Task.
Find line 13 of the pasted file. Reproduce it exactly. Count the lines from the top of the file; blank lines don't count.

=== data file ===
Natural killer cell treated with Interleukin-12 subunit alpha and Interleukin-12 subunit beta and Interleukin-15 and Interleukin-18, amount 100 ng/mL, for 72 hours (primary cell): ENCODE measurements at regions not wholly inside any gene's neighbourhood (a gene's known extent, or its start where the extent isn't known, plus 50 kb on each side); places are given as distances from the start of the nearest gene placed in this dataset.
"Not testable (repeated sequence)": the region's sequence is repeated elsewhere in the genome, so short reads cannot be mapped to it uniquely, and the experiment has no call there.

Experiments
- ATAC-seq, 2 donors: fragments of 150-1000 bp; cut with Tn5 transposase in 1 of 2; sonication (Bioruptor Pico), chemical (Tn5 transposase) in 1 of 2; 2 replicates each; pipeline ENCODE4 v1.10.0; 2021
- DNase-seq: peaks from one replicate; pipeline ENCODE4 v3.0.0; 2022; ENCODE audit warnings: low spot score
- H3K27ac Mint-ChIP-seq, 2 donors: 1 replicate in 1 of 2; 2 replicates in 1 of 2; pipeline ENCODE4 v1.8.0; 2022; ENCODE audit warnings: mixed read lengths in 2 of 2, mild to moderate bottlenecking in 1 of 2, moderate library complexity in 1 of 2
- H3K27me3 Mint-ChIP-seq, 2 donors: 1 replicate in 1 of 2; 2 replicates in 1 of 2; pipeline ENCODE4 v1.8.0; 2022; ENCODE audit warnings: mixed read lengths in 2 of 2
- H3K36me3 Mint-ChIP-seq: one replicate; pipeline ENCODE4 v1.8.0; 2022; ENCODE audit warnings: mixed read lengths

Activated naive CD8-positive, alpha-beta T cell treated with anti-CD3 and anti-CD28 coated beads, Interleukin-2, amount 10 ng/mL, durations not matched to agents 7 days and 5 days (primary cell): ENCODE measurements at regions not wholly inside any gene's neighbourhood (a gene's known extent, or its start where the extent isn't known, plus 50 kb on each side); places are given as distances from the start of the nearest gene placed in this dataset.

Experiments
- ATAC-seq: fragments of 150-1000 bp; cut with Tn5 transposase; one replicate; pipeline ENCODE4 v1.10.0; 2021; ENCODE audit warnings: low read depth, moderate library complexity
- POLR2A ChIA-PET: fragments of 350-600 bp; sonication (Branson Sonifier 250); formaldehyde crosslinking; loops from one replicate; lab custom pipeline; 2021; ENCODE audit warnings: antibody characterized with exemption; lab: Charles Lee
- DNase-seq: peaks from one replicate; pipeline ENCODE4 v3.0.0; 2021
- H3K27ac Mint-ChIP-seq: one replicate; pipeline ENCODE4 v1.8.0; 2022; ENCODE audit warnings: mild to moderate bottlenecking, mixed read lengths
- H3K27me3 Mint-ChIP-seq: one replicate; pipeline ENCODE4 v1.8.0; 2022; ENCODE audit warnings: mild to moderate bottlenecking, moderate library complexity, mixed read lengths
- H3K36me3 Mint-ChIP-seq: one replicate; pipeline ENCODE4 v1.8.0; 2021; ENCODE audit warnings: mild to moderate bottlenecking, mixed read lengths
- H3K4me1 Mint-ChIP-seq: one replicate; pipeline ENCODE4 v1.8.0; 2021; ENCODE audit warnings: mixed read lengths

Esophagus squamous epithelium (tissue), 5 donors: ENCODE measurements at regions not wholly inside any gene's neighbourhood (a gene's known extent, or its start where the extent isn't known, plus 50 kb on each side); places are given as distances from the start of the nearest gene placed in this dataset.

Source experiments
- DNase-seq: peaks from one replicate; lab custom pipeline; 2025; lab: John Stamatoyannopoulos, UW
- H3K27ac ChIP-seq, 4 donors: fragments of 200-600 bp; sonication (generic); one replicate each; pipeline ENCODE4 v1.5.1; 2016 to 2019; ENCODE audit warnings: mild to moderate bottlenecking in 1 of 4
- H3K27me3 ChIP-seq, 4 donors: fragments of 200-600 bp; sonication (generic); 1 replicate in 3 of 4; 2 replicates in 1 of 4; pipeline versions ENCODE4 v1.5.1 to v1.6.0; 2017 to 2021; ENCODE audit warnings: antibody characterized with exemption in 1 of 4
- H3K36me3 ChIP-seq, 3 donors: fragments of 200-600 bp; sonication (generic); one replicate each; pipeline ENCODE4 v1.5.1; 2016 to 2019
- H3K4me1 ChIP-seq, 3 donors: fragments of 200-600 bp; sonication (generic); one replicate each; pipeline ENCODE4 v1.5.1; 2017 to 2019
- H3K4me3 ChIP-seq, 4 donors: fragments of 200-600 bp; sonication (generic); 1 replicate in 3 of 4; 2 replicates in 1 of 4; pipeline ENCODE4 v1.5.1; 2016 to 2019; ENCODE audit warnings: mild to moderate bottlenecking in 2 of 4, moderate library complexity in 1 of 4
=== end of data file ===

- DNase-seq: peaks from one replicate; pipeline ENCODE4 v3.0.0; 2021